Sunday, May 6, 2012

Bringing New Life To Old Photos

I have a different kind of metamorphosis to share today.  It's not a room renovation or a landscaping improvement.  It's a photo metamorphosis -- and a tutorial.  I want to share some things I've learned about editing pictures using Picasa.  These editing techniques can be used on your new photos taken with a digital camera, or on older photos taken on film.  For those of you who read my blog, you know I'm not a professional photographer.  But I enjoy making my photos look as good as possible for my blog posts.

Blog Land is full of really talented photographers.  I'm constantly amazed and impressed with the quality of pictures I see in your blogs.  But for those few people out there (like me) who often need to improve the look of their pictures, you might find something helpful in this post.

Mr. Forest Manor and I took a class in Adobe Photoshop Elements, and there are a lot of things one can do with Photoshop.  The watermarking feature is really efficient and easy to use, and the other editing features are very professional and varied.  For instance, you can remove people from pictures (ex-spouses for example) and you can move people around in a picture.  You can smooth out lines on people's faces and whiten teeth.  These are not things I need to do often (if ever), but you can see how professional photographers might use these tools a lot.

When we signed up for this class, I had been using Picasa for about a year; it was familiar and I was comfortable with it.  I predominantly used Picasa for storage and transferring pictures to my blog posts.  I rarely used the editing features.  The Photoshop class we took actually helped me to make better use of the Picasa editing features.

If you already know how to do all these things, you won't need to read this and be bored by my explanations.  And if any of you know a better way to do these edits in Picasa, I welcome suggestions. :)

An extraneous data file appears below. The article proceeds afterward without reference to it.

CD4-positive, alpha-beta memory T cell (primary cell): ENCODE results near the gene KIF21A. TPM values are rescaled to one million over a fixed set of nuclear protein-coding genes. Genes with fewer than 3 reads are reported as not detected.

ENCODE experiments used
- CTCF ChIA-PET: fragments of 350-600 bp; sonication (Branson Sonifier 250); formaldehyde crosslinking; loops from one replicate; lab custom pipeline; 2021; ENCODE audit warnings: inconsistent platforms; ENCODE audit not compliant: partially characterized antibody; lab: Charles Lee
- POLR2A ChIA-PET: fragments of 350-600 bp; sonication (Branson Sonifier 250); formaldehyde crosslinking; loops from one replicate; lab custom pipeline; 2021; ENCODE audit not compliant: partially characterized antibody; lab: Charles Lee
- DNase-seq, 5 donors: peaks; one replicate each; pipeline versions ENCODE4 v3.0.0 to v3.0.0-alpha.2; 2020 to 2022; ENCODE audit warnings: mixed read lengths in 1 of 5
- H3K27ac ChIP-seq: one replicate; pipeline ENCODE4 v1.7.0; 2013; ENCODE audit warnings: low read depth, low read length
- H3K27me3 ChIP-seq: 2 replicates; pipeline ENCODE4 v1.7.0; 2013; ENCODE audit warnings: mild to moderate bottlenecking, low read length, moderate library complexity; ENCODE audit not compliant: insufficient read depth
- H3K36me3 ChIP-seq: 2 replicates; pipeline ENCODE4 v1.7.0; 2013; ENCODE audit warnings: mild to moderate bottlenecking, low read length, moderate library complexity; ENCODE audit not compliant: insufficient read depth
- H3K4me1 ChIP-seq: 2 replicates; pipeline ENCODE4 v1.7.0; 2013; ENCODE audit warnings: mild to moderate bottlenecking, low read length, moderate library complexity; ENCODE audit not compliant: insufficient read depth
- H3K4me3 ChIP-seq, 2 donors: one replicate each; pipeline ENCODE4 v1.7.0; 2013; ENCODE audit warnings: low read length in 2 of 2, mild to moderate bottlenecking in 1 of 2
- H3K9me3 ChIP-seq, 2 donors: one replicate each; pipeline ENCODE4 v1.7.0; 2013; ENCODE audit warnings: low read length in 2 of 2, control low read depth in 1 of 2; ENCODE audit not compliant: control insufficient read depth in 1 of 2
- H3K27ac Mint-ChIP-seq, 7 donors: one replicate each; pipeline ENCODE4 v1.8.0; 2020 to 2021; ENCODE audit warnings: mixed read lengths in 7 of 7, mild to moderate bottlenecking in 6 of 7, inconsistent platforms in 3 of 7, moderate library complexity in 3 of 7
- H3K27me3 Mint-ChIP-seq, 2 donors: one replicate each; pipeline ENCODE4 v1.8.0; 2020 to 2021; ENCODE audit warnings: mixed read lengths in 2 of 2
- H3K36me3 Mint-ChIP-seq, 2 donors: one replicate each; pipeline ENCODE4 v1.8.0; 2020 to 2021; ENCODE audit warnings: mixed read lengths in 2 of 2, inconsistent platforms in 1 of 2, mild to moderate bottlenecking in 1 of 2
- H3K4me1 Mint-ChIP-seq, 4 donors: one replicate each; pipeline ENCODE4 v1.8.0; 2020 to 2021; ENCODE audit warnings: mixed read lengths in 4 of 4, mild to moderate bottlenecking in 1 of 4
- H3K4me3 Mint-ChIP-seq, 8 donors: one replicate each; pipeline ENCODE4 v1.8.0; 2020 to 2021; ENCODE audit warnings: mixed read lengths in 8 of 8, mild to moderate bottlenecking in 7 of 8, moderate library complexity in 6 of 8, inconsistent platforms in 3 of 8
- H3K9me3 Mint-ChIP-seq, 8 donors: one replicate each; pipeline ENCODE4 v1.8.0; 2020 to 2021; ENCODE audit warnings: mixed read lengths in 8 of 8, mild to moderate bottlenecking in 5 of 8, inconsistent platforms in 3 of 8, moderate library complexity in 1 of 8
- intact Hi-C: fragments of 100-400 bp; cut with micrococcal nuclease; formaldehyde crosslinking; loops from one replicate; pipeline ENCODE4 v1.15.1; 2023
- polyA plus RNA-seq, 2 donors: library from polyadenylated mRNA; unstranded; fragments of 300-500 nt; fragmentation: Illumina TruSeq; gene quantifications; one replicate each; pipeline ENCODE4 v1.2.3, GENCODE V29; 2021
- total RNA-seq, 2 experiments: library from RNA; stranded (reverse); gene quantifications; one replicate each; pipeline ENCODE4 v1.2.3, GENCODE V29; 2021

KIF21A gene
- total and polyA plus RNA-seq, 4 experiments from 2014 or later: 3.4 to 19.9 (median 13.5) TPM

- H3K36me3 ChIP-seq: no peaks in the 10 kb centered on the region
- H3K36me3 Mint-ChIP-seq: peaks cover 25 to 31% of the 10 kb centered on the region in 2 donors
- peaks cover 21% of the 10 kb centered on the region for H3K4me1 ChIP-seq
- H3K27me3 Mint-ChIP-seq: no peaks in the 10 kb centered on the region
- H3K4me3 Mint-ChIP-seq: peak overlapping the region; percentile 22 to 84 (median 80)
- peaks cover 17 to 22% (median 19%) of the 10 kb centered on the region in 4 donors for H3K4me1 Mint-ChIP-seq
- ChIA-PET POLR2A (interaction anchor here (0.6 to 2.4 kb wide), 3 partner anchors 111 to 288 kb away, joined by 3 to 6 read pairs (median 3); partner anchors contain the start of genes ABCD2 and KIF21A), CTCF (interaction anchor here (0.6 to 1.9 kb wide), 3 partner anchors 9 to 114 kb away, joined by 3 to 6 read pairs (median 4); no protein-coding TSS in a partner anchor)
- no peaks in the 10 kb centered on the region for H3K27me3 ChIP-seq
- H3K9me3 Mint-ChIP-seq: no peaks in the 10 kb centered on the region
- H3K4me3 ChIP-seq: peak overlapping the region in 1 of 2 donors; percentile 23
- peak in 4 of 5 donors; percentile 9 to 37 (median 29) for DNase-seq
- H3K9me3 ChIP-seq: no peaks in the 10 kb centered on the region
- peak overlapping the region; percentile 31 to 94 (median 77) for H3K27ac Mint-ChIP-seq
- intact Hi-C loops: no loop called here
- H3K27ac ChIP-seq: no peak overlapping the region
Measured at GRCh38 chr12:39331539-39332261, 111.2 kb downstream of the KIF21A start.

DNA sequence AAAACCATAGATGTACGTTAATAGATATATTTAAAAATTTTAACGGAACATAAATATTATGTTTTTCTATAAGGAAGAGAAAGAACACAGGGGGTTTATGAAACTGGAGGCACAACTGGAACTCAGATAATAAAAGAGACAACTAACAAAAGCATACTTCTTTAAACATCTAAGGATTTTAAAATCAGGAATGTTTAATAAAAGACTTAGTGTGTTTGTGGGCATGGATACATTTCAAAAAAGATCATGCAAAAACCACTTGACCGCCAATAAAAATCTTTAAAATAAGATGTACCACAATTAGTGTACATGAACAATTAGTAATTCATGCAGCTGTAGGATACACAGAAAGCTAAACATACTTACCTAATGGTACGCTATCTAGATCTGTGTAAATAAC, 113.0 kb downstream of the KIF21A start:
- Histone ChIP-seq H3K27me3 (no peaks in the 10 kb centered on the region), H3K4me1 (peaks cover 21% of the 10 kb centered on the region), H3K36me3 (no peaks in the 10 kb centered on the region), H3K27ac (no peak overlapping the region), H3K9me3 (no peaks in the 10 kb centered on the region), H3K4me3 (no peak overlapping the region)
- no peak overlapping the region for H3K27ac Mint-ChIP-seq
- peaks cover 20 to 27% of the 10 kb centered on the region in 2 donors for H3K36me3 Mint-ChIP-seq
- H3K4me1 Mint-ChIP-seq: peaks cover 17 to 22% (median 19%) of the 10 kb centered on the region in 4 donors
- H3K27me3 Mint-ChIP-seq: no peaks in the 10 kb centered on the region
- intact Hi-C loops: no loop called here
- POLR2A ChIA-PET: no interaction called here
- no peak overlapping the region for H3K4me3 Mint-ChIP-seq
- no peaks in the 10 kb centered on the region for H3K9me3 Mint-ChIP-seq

In this post, I'm focusing on the editing I did on some photos of our trip to Ireland in 1999.  You can see more pictures from Ireland HERE and HERE.  These pictures were taken on film, and they're 13 years old.  The first thing I did was to scan the pictures to our computer using Picasa.  Then I watermarked them in Photoshop.  Picasa and Photoshop Elements will work together on the computer, which is helpful if you have both applications.

As you can see below, some of my pictures have faded over the years, and some of them look dull because of that all-important factor in photography -- light.  We had very little sunshine during the time I was in Ireland, which made a lot of the pictures look dull and dark.

Here's an example of what I mean.

Everything just seems to have a gray, dull cast to it, doesn't it?  Even the grass, which is famously green in Ireland, looks blah.  And the sky -- well, it just disappears into the background.  Now here's the same photo after I enriched the overall colors and added some blue-gray to the washed-out sky. 

A professional photographer could still find ways to improve this picture, but to my eyes, it looks so much better.  I like to say it's been brought back to life.  The colors are richer; and even though you can still tell the picture was taken on a cloudy day, we do have a distinguishable skyline now.  In addition, the grass is a true green, and if you look closely, all the other colors stand out more.  The gray of the church steeple is more pronounced, the red building in the background on the left looks more "alive, and even the black pops more than in the unedited picture.

This is the process I used to make these pictures look better.  Here's how your Picasa basic tool menu appears...

Before I took the Photoshop class, the only tools I ever used were the Crop, Straighten, and Auto Contrast features.  It's great to know what else is available on Picasa editing.  I brightened the above photo by using the Boost feature in the tool menu.  To get to the Boost feature from the basic menu, click on the paintbrush with the blue square on the top, far right.  When you click there, this menu opens --